There are beneficial bacteria in the gut, though there are also harmful bacteria that can cross into wider systems, causing local infections of the GI tract. These infections include many things. For instance, food poisoning and other GI diseases that result in diarrhea and vomiting.
The mighty gut microbiota contains over three million genes, which makes it 150 times more genetically varied than the human body. The gut microbiota of each individual is unique. It can heavily contribute to how people fight disease and digest food and even their mood and psychological processes.
Importance of the human microbiota
Firstly, there was a range of links found between gut microbes and heart disease. Microorganisms evolved alongside humans. They now form an integral part of life, carrying out a range of vital functions. They implicate both health and disease. According to recent research, there are links between bacterial populations, whether normal or disturbed, and the following diseases:
- Celiac disease.
- Heart disease.
- Multiple sclerosis.
Similarly, the human microbiome utterly influences many other things. The following four areas are very important to health:
Not only does the gut microbe absorb energy from food, but it’s also highly essential. As a matter of fact, it helps humans effectively take in nutrients. Gut bacteria also help you perfectly break down complex molecules, such as in meats and vegetables. Without the aid of gut bacteria, you can’t digest plant cellulose, and gut microbes use their metabolic activities to influence food cravings.
They also dramatically influence feelings of being full. The diversity of the microbiota utterly relates to the diversity of the diet. Younger adults trying out a wide variety of foods display a highly varied gut microbiota. On the other hand, adults who follow a distinct dietary pattern don’t have a varied microbiota.
From the moment an animal is born, they start building their microbiome, though humans acquire their first microbes when they enter their mother’s cervix. This happens just as they arrive in this beautiful world. Therefore, without these early microbial guests, you wouldn’t have adaptive immunity. Immunity is a vital defensive mechanism. It effectively learns how to respond to microbes after encountering them.
It allows for a quicker and more effective response to disease-causing organisms. Rodents that don’t show any microorganisms whatsoever show a range of pathological effects. An immune system that didn’t develop is among these animals. The microbiota also relates to autoimmune conditions and allergies, though it can be more likely to develop when exposure to microbes is disturbed early on.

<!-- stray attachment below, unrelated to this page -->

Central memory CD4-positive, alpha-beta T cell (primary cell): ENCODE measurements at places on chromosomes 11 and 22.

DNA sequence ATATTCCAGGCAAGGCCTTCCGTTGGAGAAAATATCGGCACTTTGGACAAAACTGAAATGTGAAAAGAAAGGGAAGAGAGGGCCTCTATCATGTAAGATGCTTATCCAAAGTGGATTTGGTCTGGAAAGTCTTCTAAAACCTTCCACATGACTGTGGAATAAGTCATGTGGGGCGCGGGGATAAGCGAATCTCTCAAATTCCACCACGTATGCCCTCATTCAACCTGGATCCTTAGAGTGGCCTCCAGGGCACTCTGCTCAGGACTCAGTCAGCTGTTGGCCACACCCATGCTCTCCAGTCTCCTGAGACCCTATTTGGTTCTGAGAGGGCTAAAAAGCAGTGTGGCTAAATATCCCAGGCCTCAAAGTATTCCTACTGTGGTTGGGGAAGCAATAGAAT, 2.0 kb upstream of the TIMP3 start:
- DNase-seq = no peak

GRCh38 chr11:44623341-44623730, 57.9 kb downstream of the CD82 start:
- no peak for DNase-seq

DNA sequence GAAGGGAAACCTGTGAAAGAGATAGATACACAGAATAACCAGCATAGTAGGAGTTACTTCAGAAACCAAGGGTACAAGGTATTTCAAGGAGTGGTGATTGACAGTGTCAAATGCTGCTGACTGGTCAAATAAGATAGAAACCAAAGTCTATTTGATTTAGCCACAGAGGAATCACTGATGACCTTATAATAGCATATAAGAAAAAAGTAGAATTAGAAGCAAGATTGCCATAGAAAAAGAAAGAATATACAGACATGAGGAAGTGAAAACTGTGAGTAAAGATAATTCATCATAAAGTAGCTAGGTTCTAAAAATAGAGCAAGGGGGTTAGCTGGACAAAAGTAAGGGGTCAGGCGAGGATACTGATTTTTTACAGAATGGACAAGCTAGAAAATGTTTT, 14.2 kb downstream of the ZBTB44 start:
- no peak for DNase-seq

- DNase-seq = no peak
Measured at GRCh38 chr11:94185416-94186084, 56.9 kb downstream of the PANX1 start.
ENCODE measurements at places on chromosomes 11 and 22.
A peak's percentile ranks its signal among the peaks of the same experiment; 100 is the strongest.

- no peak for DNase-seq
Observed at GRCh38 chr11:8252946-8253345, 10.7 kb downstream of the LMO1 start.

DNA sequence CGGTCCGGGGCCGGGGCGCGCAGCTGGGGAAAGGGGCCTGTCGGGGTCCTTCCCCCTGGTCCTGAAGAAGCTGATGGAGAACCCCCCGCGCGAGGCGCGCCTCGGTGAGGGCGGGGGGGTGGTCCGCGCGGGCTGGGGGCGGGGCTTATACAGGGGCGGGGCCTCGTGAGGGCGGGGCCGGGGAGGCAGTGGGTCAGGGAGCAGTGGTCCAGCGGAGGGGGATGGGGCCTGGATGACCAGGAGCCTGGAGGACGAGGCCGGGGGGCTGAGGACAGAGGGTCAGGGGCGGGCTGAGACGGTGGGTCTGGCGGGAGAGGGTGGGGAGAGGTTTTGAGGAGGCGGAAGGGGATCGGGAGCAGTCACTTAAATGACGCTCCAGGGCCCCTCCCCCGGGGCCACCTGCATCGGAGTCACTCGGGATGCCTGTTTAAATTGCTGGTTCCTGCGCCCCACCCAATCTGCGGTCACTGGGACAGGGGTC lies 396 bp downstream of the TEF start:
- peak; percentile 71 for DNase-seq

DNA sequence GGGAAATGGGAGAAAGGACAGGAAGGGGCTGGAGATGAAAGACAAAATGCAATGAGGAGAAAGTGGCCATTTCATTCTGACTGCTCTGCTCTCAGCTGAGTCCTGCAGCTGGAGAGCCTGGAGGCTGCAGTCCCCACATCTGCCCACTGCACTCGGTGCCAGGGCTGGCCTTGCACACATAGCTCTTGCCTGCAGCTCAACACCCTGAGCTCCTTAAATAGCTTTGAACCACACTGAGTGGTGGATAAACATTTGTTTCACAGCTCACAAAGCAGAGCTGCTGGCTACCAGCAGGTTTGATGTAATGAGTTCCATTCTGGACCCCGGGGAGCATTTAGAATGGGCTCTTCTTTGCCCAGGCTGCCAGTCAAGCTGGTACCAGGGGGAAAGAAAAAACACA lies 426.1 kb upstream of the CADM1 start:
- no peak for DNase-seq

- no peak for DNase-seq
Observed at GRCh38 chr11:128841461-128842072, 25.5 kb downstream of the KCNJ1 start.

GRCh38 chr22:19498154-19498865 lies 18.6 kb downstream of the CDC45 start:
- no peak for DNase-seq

Bacterial populations in the gastrointestinal system provided deep insights into gut conditions, including inflammatory bowel diseases, Crohn’s disease, and ulcerative colitis. Low microbial diversity in the gut links to IBD as well as obesity and type 2 diabetes. The status of the gut microbiota also links to metabolic syndrome, though hanging the diet dramatically reduces these risk factors.
It’s imperative to make sure your diet includes prebiotics, probiotics, and other supplements. Gut microbes and their genetics affect many factors, such as energy balance, brain development, and cognitive function. There’s ongoing research on exactly how this occurs, and their research wants to discover how you can use this relationship for human benefit. Disturbing the microbiota with antibiotics can lead to disease, such as infections that become resistant to an antibiotic.
The microbiota also plays an important role in resisting intestinal overgrowth, though of externally introduced populations that would otherwise cause disease. The “good” bacteria compete with the “bad”, with some even releasing anti-inflammatory compounds.
New vital findings on the microbiome
There’s ongoing research into the impact of gut microbiota on overall health. They made a huge investment into research about microbial populations in the body and their genetics, while exploring links with health and disease. The National Institutes of Health (NIH) launched the Human Microbiome Project in 2007. This innovative research project aims to define the microbial species that affect humans.
The research also seeks to discover their relationships to health by producing large, publicly available datasets from genetic studies. You find most of the microorganisms living in humans in the gastrointestinal system. In fact, this is also where they made many new discoveries. Recent developments include further confirmation of ways to insert a new strain into existing microbiota.
Researchers used seaweed to control the gut microbiota of several mice in this study. There was also recent research about potential pathogens. It studied how pathogens from outside the body go about invading, and how they relate to the gut microbiota. This will help identify ways to limit the invasion of potentially harmful microbes and their disease-causing effects. As you can see, gut microbiota is becoming a cornerstone of preventive medicine.It might interest you...